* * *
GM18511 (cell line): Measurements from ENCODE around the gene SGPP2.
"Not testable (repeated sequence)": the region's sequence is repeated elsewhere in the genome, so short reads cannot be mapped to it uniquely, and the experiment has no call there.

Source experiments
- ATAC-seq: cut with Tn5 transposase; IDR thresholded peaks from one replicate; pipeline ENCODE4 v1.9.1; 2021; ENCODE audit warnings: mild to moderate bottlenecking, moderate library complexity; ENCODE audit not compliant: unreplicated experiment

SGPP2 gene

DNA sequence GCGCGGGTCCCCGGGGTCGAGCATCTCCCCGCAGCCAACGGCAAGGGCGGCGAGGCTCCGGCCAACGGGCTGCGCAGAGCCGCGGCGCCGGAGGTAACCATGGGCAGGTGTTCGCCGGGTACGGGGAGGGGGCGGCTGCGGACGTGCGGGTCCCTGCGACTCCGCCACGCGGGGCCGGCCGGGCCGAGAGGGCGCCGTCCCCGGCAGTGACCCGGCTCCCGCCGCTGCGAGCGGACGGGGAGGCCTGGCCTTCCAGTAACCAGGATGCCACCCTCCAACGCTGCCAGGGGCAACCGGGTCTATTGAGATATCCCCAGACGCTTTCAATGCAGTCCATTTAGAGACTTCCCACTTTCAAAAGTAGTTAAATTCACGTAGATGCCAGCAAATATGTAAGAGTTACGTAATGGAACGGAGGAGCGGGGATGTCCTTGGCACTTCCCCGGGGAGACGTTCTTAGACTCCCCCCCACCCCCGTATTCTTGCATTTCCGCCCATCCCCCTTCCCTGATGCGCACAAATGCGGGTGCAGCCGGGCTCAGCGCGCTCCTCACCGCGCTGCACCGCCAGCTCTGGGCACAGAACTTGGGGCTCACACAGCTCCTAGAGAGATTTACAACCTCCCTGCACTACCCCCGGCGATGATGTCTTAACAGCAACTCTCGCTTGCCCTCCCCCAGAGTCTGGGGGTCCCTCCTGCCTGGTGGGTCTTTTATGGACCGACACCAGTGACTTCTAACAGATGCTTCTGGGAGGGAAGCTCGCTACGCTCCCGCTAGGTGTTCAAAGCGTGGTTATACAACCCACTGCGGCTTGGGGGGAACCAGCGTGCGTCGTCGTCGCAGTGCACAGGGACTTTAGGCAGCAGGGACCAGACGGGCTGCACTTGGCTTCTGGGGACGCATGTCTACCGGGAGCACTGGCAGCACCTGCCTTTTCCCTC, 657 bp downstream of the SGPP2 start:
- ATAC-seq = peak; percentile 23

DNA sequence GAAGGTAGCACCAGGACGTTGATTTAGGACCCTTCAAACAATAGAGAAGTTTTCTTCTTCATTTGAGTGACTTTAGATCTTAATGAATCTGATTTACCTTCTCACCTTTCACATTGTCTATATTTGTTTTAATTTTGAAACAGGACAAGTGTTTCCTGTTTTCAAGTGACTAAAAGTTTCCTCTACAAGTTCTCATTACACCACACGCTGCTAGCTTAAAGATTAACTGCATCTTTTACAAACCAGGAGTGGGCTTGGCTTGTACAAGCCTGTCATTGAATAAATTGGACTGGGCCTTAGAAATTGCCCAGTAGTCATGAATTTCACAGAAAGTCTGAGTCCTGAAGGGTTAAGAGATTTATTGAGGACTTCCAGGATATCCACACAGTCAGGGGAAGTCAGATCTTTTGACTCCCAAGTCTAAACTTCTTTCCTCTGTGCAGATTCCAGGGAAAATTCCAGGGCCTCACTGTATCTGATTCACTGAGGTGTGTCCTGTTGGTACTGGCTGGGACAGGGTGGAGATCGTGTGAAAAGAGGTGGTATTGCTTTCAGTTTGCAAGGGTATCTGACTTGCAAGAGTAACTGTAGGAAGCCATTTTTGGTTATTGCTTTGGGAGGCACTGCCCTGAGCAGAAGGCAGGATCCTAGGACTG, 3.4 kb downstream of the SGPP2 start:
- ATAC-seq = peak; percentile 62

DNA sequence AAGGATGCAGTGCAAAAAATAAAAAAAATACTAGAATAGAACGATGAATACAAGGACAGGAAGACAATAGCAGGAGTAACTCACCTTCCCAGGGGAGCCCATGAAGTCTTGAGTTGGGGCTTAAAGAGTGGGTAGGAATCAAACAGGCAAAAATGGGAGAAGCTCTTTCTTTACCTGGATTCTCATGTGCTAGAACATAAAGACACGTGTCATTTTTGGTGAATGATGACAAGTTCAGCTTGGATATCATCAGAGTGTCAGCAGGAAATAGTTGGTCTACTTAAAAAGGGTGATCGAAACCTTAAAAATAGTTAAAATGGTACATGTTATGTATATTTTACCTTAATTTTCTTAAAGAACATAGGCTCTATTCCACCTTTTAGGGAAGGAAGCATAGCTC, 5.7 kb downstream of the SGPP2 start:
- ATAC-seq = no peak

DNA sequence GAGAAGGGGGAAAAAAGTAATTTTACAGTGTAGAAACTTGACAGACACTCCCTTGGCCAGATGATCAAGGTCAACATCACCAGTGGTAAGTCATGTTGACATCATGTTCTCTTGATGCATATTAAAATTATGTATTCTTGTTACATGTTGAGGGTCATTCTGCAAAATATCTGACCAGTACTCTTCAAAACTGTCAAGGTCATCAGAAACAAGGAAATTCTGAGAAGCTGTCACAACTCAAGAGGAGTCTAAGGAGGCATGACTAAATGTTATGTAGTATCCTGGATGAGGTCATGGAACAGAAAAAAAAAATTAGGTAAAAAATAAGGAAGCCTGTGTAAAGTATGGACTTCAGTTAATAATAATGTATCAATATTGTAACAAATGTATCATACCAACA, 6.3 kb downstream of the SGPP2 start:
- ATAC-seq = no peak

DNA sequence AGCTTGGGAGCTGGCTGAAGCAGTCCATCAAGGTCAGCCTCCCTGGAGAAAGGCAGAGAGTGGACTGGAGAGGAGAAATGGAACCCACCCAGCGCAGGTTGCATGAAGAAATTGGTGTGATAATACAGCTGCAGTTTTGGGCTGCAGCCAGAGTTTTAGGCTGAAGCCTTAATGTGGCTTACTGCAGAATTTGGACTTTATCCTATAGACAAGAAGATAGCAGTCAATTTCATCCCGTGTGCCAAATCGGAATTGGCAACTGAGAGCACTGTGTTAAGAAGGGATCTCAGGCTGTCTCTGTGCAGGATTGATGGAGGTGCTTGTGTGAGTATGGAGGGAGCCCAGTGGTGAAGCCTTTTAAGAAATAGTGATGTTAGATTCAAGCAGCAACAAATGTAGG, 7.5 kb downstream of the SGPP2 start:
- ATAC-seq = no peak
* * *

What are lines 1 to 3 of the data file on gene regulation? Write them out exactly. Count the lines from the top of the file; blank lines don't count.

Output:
GM18511 (cell line): Measurements from ENCODE around the gene SGPP2.
"Not testable (repeated sequence)": the region's sequence is repeated elsewhere in the genome, so short reads cannot be mapped to it uniquely, and the experiment has no call there.

Source experiments